As considered above, this could involve an electronic valve triggered via communication across the tissues of the human body through EMFs, or other means of communication, allowing opening of the aperture 15 only at selected times. The valve of the device can take many shapes and the device can be manufactured from any of a variety of materials with the only requirement being that of biocompatibility.
Patent Citations
Cited PatentFiling datePublication dateApplicantTitle
US2677375 *Nov 16, 1951May 4, 1954Davol Rubber CoCatheter
US2936761 *Apr 25, 1958May 17, 1960Snyder Henry HowardCatheter
US3190291 *Oct 8, 1962Jun 22, 1965Frederic E B FoleySelf-inflating bag catheter
US3802418 *Jan 19, 1972Apr 9, 1974R ClaytonColon catheter
US3853130 *Dec 4, 1973Dec 10, 1974D SheridanSterile handling catheter assemblies
US3889685 *Nov 2, 1973Jun 17, 1975Cutter LabTubular unit with vessel engaging cuff structure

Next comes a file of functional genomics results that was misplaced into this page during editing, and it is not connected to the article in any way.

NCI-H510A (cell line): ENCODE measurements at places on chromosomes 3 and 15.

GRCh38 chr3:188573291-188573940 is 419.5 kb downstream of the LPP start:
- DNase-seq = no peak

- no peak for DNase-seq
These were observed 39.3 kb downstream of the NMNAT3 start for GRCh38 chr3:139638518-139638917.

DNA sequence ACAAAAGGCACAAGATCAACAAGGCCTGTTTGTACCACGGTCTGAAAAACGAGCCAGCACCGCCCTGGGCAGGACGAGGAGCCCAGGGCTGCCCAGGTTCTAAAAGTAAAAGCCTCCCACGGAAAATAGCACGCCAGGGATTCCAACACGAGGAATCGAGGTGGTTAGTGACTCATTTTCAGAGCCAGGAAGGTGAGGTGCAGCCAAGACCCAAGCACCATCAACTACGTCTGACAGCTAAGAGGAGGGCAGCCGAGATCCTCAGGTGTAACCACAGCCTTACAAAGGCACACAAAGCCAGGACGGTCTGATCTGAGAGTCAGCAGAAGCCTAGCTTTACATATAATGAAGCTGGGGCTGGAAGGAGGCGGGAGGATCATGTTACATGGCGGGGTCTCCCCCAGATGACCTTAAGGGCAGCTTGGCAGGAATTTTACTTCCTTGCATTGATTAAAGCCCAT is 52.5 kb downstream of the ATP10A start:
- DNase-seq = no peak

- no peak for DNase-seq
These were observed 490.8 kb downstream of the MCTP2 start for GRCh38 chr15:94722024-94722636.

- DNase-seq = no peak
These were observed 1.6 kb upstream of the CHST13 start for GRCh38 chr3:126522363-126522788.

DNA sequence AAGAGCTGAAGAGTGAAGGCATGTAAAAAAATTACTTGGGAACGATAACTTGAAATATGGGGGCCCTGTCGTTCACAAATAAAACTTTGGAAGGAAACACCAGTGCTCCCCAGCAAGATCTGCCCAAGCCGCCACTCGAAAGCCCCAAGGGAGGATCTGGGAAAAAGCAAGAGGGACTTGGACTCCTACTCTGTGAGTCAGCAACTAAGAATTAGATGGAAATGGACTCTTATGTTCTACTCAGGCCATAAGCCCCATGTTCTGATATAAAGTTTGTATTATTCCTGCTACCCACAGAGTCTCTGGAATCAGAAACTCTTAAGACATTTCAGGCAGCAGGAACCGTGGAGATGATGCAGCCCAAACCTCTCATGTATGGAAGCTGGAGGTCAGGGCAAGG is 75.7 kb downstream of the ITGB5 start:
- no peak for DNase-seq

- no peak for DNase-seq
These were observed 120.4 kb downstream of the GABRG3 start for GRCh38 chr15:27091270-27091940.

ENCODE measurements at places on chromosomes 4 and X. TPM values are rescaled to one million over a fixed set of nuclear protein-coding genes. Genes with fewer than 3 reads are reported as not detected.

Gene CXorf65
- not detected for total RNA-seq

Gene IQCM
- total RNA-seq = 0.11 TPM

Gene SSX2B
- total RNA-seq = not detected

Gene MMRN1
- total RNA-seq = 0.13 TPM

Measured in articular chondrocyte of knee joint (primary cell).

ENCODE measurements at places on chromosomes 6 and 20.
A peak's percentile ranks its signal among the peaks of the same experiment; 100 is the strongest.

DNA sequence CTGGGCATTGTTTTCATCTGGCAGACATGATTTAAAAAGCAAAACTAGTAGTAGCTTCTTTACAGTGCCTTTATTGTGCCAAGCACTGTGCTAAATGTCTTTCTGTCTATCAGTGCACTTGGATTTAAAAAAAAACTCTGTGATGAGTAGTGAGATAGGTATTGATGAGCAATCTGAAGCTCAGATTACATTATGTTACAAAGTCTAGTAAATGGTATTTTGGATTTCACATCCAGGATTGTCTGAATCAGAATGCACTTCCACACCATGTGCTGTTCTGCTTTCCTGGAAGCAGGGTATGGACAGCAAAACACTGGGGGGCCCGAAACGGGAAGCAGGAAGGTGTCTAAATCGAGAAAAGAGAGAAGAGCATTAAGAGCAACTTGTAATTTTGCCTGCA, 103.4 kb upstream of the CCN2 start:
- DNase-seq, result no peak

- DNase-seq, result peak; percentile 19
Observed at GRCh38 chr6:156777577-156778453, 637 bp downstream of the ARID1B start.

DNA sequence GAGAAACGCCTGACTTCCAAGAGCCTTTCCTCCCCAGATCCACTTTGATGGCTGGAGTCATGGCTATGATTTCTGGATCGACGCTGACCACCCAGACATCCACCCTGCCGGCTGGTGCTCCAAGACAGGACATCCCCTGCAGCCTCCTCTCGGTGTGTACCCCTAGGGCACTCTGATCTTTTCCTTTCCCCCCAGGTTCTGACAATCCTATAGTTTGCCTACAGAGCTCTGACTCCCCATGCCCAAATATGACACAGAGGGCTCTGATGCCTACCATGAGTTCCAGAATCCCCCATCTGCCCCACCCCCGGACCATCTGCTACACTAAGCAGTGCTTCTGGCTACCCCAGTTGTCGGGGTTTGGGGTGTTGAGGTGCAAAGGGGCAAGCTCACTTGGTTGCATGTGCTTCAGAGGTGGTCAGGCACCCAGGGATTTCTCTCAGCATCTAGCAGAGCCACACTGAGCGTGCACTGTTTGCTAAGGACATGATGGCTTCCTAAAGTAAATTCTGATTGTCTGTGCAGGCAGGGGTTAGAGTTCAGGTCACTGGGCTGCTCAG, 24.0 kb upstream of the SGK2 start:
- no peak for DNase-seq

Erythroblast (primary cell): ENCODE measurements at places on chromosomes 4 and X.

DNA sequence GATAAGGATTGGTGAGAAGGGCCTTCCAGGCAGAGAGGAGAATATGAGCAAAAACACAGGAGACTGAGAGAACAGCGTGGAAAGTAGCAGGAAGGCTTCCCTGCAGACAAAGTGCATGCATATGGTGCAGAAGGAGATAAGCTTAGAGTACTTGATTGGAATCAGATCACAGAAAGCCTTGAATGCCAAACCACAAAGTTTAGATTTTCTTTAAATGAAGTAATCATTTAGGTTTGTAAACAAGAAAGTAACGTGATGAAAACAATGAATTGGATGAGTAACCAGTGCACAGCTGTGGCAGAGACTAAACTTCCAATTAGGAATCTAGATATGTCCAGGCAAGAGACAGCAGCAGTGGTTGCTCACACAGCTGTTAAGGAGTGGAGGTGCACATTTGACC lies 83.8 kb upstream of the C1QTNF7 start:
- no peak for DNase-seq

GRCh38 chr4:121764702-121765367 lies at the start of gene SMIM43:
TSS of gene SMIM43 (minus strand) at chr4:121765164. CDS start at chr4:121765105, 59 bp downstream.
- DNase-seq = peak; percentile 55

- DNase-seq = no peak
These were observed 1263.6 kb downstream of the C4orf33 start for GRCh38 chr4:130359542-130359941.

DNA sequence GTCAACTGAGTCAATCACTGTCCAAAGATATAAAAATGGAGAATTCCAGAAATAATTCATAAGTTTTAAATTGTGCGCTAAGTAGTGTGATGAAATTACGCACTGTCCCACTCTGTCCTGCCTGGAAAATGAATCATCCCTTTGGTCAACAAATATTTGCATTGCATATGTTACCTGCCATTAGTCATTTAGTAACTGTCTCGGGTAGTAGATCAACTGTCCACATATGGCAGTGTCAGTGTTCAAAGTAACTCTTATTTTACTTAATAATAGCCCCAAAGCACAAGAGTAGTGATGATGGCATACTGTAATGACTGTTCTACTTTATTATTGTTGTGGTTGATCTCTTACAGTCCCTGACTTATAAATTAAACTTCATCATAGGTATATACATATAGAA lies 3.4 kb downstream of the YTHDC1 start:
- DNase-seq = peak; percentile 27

US3971385 *Sep 9, 1974Jul 27, 1976Sherwood Medical Industries Inc.Medical tube with cuff
US4117847 *Apr 23, 1976Oct 3, 1978Clayton Ralph SColon catheter
US4141364 *Mar 18, 1977Feb 27, 1979Jorge SchultzeExpandable endotracheal or urethral tube
US4344434 *Jun 1, 1981Aug 17, 1982Santa Barbara Medical Foundation ClinicIleostomy appliance and method for implanting the same
US4795430 *Jan 15, 1988Jan 3, 1989Corpak, Inc.Device for intubation of percutaneous endoscopic ostomy
US4836199 *May 14, 1987Jun 6, 1989Ballard Medical ProductsAspirating/ventilating apparatus and method
US4850350 *Dec 15, 1986Jul 25, 1989Sheridan Catheter Corp.Closed system combined suction and ventilation devices
US4944732 *Aug 15, 1988Jul 31, 1990Sandoz Nutrition CorporationGastrostomy feeding port
US5009639 *Apr 22, 1988Apr 23, 1991Fresenius, AgGastric/duodenal/jejunal catheter for percutaneous enternal feeding
US5015232 *Apr 20, 1989May 14, 1991Cook IncorporatedDecompression enteroclysis balloon catheter
US5125897 *Apr 27, 1990Jun 30, 1992Corpak, Inc.Gastrostomy device with one-way valve and cuff pin
US5167628 *May 2, 1991Dec 1, 1992Boyles Paul WAortic balloon catheter assembly for indirect infusion of the coronary arteries